The construction of power substations and transmission lines in three integrated agro-industrial parks will begin following years of delay.

Two years ago, the Chinese Sinohydro Construction Ltd was awarded the contract for constructing the power infrastructure in the Yirgalem and Bure agro-industrial parks. Shortly after, the Indian-based C.I. Electric Co. was selected to install a power distribution centre at Bulbula Integrated Agro-Industrial Park. The federal government allocated three billion Birr to finance these projects, expected to wrap up in two years.

However, the contractors are yet to begin construction, delayed due to a lack of foreign currency, disclosed Ashebir Balcha, chief executive officer (CEO) of the Ethiopian Electric Power (EEP).

His company has facilitated opening letters of credit (LCs) for the contractors.

The past two years have seen three agro-industrial parks open for business.

Bure Integrated Agro-Industrial Park, in the Amhara Regional State, was the first to begin leasing space to prospective investors. It was followed by Yirgalem and Bulbula agro-industrial parks in the Sidama and Oromia regional states.


Construction of a fourth park, Baeker Integrated Agro-Industrial Park in the Tigray Regional State, began in 2018. However, it has been stalled due to the civil war that broke out two years ago. The war resurged this month after a six-month lull.

Officials aspire to see agro-processors leasing space in the parks to help substitute imports, which cost 14.5 billion Br last year. The federal government spent billions (five billion Birr on Bure alone) to finance construction in hopes of attracting 1.5 billion dollars in investment and nearly half a million in job opportunities. Two dozen agro-processors have leased space in Bure, relying on a power substation installed in Debre Markos town – over 100Km to the southeast.

“Factories receive insufficient power supply,” said Dagnachew Asres, general manager.

Agro-processing machines inside the Park require 24mw of power to operate optimally. They receive less than 12pc of demand.


Among the Park’s lessees is Richland Biochemical Production Plc, a joint venture established with over 1.7 billion Br capital between Ethiopian and Chinese investors four years ago. The plant processes corn and soybean to produce protein powder, cooking oil and animal feed.

According to Dawit Awudew, assistant manager, the corn processor, which needs 13mw of energy, has been idle for two years due to insufficient power.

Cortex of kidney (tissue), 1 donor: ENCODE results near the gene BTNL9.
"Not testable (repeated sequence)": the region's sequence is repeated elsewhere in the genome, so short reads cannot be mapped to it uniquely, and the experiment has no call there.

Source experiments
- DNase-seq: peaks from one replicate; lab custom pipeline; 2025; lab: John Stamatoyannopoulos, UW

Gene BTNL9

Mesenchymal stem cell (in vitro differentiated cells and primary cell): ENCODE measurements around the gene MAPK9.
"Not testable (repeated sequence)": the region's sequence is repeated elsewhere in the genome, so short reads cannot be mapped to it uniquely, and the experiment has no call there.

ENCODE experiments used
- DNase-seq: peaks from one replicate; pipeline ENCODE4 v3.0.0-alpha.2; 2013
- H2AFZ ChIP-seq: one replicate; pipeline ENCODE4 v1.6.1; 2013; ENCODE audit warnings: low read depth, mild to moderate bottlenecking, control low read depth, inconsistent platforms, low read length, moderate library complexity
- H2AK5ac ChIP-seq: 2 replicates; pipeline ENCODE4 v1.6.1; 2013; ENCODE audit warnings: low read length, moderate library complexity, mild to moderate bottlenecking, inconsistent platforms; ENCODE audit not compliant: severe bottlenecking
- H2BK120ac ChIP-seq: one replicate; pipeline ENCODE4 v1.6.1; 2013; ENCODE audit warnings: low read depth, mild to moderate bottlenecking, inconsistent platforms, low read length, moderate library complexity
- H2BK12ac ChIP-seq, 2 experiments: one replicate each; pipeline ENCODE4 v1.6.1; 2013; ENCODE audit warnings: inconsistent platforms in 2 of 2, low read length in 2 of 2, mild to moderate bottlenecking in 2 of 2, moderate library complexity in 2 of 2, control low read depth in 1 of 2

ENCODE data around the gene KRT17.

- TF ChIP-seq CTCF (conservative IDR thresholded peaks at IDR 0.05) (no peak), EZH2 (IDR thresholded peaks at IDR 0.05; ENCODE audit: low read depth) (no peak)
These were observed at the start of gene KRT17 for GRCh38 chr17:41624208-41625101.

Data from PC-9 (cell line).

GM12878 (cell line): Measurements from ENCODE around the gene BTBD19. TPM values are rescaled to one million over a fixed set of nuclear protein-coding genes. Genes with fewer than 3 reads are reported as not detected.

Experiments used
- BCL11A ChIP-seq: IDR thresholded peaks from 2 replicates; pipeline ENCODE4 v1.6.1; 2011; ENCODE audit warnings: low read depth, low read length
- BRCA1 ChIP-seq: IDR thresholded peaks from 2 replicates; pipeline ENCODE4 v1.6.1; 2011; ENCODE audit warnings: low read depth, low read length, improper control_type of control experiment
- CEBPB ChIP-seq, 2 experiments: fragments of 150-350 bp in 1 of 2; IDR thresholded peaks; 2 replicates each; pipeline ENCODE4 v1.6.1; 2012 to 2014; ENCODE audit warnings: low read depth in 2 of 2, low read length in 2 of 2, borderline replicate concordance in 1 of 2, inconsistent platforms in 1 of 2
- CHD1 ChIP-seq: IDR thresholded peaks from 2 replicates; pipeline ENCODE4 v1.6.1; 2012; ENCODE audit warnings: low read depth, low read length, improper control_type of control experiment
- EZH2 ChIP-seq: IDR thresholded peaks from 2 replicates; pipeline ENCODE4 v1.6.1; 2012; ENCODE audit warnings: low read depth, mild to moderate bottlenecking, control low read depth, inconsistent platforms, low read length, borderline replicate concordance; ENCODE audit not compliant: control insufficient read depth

“The machines are operating under their installed capacity,” he told Fortune.

Two companies in processing nuts and tomatoes are waiting until a sustainable power supply is installed to start operations. The unavailability of electric power is pushing investors away, argues Berhanu Taemalew, general manager of the Amhara Industrial Parks Development Corporation.

Experts observe the insufficient power supply is a headache for investors that could potentially put the viability of the parks at risk.

“Such negligence puts the entire endeavour in jeopardy,” said Abinet Belay, an investment consultant with MPE Advisory Firm.

The situation in Yirgalem is relatively better.

Laying on 294hct of land 40Km from Hawassa town, along the highway to Moyale, a border town with Kenya, Yirgalem Integrated Agro-Industrial Park was inaugurated two years ago. The Park was built, consuming 1.4 billion Br public investment. It houses six agro-processing companies – four of which have started operations, including YBM Trading Plc and Sunvado Manufacturing Plc. Combined, both industries can process 14,000tns of avocado annually.


Biruh Coffee, a company incorporated four years ago with a registered capital of 150 million Br, also entered Yirgalem recently after leasing a 2,500sqm shed. Its managers plan to export roasted and ground coffee.

The processors get 10mw of power from a nearby substation seven kilometres from the Park.

“We’ve not fallen short of power,” said Petros Markos, communications director for the Park.

However, he concedes that more power is needed to supply new arrivals. The federal government plans to expand the Park, incorporating an additional 700hct of land to house 152 industries.



PUBLISHED ON Sep 18,2022 [ VOL 23 , NO 1168]


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